When the Cathedral was built in 1962, thousands queued to get in and see it. I was among them: my parents thought we should make the journey. For me as a boy, driving up the newly opened M1 was the real excitement of the day. Yet I vividly remember going into the Cathedral, taking in its light-filled space, gazing at Graham Sutherland’s tapestry of Christ in Glory and at John Piper’s kaleidoscopic baptistery window, and seeing my reflection staring up at me in the jet-black polished marble floor. I recall that I sat in the centre of the nave on my own while the crowds swirled round the periphery. I felt as though I had the Cathedral to myself. Ever since, I’ve reckoned that large naves are the best places to sit, ponder and pray in.
Coventry is one cathedral in two buildings. The shell of the old cathedral bombed in 1940 is as eloquent as any ruins in England. It speaks poignantly of ‘war and the pity of war’, Wilfred Owen’s words quoted by Benjamin Britten in the War Requiem, commissioned for the Cathedral and first performed there 50 years ago this week. But the ruins don’t only speak of sacrifice and death. They speak powerfully of life. At open-air eucharists in the early morning on Easter Day and Whit Sunday, it was as if the skeleton of that beautiful 15th century church reached for the sky, a striking metaphor of resurrection as if we were in some great empty tomb. It reminded me of Ezekiel’s dry bones: arid, dead, lifeless things which the Spirit brings back to life again.
The focus of Coventry’s ministry ever since the war has been reconciliation. Beginning with the rebuilding of friendship with Germany, this work has spread to many places of conflict across the world. On Friday the Archbishop of Canterbury preached about it. He began with John Cosin’s hymn ‘Come Holy Ghost, our souls inspire’ which children from a local school had danced to while it was sung. Enable with perpetual light the dullness of our blinded sight. Reconciliation, he said, always involves seeing the other person or community in a new way. The Cathedral building helps us do this. You walk up the nave towards the image of Christ on the tapestry. Then you turn round and see the array of colour in the aisle windows that were concealed from you as you walked towards the high altar. At the west end you are aware of the Hutton glass screen with its angels and saints. Beyond that you see the ruins, symbol of the wreckage and pain of humanity. This, he said, is how Christ on the tapestry sees the world: not as a lost and hopeless place but transfigured by God’s mercy symbolised in the coloured windows and the angels and saints on the screen. He drew attention to the diminutive figure of the human being held between Christ’s feet. From that safe place, held by Christ’s love, that figure is also looking out on the ruins, seeing it as Jesus sees it. This is you and me. If we see the world like this, reconciliation happens.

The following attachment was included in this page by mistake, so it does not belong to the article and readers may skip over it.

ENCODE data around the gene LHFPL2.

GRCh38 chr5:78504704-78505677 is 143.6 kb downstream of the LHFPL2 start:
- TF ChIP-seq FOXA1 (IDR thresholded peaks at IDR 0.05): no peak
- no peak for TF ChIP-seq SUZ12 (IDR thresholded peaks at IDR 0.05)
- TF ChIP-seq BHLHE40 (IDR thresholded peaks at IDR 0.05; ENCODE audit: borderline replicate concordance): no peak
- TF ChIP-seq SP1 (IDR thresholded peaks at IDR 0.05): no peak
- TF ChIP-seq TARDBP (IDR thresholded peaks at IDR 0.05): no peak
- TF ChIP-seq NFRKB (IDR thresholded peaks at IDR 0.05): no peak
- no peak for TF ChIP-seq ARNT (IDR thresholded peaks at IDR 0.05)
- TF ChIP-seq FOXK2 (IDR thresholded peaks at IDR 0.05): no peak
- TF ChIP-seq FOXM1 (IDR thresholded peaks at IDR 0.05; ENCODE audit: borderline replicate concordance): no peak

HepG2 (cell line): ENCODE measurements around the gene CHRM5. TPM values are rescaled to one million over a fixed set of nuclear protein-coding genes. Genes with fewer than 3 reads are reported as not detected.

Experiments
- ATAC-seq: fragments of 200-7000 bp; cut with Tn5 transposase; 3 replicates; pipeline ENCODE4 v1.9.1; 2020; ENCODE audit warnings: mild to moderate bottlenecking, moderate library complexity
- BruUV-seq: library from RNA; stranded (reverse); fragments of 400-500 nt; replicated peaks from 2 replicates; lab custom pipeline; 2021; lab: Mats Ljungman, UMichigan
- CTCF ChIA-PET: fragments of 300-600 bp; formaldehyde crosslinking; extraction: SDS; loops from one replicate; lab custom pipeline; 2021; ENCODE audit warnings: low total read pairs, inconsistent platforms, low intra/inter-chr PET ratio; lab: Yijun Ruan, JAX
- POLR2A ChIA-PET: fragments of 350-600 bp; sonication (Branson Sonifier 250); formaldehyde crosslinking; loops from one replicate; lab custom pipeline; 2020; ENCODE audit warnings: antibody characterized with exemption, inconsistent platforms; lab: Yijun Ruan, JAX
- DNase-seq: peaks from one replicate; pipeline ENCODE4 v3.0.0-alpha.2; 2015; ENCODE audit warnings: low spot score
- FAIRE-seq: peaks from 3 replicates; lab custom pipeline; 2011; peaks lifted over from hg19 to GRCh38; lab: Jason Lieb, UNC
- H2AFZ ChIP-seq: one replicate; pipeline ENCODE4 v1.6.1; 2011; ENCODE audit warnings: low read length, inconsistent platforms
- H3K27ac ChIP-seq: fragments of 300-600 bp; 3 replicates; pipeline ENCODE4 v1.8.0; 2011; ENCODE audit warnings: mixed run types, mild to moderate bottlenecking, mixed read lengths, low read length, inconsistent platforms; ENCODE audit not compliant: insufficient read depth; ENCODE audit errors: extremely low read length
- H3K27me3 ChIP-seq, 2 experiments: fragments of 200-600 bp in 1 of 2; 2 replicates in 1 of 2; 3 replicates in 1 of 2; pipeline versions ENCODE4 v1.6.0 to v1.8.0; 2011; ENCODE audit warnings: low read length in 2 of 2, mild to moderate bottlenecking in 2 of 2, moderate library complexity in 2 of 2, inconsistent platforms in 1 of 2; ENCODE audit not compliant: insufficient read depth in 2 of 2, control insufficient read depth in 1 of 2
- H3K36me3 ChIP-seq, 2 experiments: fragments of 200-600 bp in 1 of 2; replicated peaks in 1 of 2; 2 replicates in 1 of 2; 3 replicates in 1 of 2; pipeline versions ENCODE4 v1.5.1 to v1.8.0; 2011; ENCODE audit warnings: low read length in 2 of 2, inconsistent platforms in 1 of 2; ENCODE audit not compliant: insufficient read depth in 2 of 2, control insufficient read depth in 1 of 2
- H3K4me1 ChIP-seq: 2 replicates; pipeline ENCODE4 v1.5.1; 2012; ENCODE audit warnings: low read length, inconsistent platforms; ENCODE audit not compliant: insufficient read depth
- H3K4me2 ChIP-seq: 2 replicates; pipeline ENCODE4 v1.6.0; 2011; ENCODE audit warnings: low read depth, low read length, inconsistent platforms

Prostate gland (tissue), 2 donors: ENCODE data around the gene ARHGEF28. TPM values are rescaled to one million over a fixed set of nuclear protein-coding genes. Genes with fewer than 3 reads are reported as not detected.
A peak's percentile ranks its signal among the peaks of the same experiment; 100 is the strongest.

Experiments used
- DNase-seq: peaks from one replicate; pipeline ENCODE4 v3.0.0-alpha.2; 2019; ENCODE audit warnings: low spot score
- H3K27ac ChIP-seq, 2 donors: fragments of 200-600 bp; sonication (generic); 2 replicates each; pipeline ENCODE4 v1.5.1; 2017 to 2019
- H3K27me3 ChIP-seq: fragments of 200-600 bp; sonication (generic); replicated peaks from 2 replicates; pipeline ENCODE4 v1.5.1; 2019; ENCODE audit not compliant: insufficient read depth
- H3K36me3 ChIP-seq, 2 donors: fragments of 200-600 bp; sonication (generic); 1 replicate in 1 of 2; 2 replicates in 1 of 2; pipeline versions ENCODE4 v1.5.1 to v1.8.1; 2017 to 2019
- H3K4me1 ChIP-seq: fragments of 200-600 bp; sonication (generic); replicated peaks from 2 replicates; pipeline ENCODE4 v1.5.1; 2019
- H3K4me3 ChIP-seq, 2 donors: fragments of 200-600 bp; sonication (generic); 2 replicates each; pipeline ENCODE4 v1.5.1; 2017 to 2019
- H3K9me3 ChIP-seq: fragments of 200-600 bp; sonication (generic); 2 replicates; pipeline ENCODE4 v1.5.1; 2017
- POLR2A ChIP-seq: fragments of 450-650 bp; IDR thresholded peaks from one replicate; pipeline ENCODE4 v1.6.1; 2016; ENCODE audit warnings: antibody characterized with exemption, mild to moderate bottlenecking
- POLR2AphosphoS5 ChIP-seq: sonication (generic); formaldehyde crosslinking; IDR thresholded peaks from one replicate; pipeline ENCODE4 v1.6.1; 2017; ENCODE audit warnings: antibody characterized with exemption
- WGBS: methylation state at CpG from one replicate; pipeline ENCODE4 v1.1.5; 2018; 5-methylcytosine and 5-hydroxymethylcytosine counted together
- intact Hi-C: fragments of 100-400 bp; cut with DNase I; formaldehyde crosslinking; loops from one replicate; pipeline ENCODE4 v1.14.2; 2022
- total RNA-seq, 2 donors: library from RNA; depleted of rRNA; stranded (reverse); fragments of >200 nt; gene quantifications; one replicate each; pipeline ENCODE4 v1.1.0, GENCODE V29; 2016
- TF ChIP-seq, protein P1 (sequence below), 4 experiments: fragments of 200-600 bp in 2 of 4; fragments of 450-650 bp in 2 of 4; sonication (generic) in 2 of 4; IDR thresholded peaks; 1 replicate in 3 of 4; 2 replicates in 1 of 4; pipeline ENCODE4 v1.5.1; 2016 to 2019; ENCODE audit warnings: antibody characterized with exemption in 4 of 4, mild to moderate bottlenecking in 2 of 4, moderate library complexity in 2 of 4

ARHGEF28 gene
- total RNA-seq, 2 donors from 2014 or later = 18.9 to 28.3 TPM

One of the meanings of Pentecost is that it promises the transformation of the whole of life, even in its darkest, most broken passages. The face of Christ has a gaze that seems to know you in a profound way, draw you upwards, put to you God’s questions, speak compellingly about grace and truth. Above him a shaft of light streams down on his head as if he were being baptised by a glow that pours over him from a window in the sky. And right at the top is the origin of that light: a dove. She is descending on that sunbeam towards Christ and towards us: the Holy Spirit of Christ the risen Head who animates the body of his church, the community of the baptised, the faithful of every age and the faithful of today. Us.